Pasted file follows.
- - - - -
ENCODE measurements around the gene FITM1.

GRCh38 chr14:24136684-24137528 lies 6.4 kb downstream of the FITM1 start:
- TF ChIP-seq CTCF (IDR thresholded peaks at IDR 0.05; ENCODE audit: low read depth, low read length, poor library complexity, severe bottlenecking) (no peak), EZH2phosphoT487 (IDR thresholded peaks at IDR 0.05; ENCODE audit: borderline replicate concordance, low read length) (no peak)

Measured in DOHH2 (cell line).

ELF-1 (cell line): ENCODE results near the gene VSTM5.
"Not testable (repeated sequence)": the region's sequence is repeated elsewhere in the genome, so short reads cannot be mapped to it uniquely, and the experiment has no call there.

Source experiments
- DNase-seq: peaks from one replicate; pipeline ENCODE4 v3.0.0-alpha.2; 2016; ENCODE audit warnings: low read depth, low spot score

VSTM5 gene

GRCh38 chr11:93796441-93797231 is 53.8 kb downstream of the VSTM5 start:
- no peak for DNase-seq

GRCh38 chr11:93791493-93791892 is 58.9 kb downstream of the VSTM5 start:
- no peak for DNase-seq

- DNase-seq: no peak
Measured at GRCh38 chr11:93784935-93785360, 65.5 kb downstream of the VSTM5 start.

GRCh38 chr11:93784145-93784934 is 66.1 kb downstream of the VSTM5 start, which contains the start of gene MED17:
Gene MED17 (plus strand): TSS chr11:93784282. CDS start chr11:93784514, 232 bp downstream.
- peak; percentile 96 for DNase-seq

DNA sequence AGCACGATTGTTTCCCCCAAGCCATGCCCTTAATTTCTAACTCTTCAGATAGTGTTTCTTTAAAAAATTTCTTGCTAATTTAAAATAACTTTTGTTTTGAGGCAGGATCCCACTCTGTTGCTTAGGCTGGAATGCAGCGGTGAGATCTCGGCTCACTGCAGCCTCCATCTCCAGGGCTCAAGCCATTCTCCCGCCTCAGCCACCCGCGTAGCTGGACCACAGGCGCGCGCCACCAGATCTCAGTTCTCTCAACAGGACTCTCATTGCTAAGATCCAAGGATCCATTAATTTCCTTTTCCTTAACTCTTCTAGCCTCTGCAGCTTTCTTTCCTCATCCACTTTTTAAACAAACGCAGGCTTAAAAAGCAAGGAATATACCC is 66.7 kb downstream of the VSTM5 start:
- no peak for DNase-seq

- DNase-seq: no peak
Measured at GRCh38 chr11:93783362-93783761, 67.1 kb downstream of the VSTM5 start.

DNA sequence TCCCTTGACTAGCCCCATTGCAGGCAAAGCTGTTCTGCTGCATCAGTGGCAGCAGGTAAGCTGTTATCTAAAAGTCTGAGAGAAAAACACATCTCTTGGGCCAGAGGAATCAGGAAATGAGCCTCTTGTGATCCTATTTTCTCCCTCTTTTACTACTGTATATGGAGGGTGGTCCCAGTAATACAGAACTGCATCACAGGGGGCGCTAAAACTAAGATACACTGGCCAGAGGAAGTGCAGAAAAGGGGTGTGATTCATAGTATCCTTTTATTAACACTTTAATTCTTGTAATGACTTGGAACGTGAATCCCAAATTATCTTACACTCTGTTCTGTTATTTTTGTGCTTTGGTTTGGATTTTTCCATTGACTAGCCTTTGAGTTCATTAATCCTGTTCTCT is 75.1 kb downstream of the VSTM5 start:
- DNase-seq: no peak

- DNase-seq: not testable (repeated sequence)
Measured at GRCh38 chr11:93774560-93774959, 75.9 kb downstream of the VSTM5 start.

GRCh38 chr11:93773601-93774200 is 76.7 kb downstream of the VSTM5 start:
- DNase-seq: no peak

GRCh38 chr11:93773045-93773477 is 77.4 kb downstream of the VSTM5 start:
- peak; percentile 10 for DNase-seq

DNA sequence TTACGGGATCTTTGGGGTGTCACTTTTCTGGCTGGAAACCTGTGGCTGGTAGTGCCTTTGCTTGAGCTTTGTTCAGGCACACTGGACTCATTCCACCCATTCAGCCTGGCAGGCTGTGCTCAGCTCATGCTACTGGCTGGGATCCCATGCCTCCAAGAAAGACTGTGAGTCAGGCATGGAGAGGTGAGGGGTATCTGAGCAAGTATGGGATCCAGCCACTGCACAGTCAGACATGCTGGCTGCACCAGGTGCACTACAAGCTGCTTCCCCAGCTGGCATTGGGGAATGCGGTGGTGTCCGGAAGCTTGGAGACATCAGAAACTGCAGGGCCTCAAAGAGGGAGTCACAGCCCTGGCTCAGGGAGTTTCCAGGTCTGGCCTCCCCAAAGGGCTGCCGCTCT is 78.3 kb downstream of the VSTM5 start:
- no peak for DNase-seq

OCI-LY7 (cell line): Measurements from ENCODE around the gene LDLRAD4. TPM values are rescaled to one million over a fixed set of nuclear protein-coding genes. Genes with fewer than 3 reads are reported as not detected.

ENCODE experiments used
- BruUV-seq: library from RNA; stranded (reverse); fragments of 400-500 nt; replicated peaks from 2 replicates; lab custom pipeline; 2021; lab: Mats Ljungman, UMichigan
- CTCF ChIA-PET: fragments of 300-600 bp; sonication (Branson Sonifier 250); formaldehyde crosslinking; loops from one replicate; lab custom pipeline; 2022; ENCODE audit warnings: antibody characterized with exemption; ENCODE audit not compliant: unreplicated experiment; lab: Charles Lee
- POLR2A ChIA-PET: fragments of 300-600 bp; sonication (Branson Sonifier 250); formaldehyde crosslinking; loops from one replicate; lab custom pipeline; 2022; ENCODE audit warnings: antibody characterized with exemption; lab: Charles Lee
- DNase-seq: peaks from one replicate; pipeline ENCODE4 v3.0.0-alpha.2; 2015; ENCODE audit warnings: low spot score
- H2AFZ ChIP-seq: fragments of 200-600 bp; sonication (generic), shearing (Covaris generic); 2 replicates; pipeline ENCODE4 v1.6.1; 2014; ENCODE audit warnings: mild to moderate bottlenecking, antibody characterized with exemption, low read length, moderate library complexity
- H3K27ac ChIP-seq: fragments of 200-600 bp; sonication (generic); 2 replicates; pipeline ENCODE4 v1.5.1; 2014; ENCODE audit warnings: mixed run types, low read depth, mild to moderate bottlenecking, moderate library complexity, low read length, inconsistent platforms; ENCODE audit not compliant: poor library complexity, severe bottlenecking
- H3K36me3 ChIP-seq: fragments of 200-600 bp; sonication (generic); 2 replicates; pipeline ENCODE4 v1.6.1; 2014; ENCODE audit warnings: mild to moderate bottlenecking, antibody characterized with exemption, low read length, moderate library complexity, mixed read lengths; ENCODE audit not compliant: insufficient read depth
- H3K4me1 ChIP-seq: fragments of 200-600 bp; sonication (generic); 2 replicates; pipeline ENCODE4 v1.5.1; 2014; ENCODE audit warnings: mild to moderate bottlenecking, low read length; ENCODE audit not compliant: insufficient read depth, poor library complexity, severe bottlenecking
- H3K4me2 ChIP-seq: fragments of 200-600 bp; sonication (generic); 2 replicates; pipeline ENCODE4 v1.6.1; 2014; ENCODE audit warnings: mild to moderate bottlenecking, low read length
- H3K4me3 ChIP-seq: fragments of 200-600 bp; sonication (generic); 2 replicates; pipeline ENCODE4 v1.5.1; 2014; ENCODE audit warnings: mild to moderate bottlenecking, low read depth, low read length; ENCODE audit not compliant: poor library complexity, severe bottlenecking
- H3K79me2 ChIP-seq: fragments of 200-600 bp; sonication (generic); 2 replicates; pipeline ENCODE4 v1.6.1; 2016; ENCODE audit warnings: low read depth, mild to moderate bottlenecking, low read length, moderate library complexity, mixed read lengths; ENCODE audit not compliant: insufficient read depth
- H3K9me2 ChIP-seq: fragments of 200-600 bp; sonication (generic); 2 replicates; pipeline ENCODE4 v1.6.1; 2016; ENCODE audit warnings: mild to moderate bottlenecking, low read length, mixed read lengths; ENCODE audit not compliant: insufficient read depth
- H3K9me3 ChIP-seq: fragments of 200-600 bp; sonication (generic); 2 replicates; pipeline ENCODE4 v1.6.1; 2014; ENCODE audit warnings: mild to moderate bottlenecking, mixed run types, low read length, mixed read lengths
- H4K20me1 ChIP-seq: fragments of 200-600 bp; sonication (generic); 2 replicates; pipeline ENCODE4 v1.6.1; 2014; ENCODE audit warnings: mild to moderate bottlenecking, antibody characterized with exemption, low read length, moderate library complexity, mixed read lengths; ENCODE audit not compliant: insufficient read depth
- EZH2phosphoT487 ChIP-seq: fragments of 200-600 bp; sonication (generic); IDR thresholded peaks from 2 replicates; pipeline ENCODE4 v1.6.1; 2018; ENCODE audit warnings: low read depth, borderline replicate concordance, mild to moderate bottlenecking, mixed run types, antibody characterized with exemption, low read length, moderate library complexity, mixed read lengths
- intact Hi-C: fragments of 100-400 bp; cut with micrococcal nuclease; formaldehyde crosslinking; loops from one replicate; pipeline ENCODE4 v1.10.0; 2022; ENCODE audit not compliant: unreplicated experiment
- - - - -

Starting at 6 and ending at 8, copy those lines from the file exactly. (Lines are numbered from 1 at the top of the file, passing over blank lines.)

"Not testable (repeated sequence)": the region's sequence is repeated elsewhere in the genome, so short reads cannot be mapped to it uniquely, and the experiment has no call there.

Source experiments
- DNase-seq: peaks from one replicate; pipeline ENCODE4 v3.0.0-alpha.2; 2016; ENCODE audit warnings: low read depth, low spot score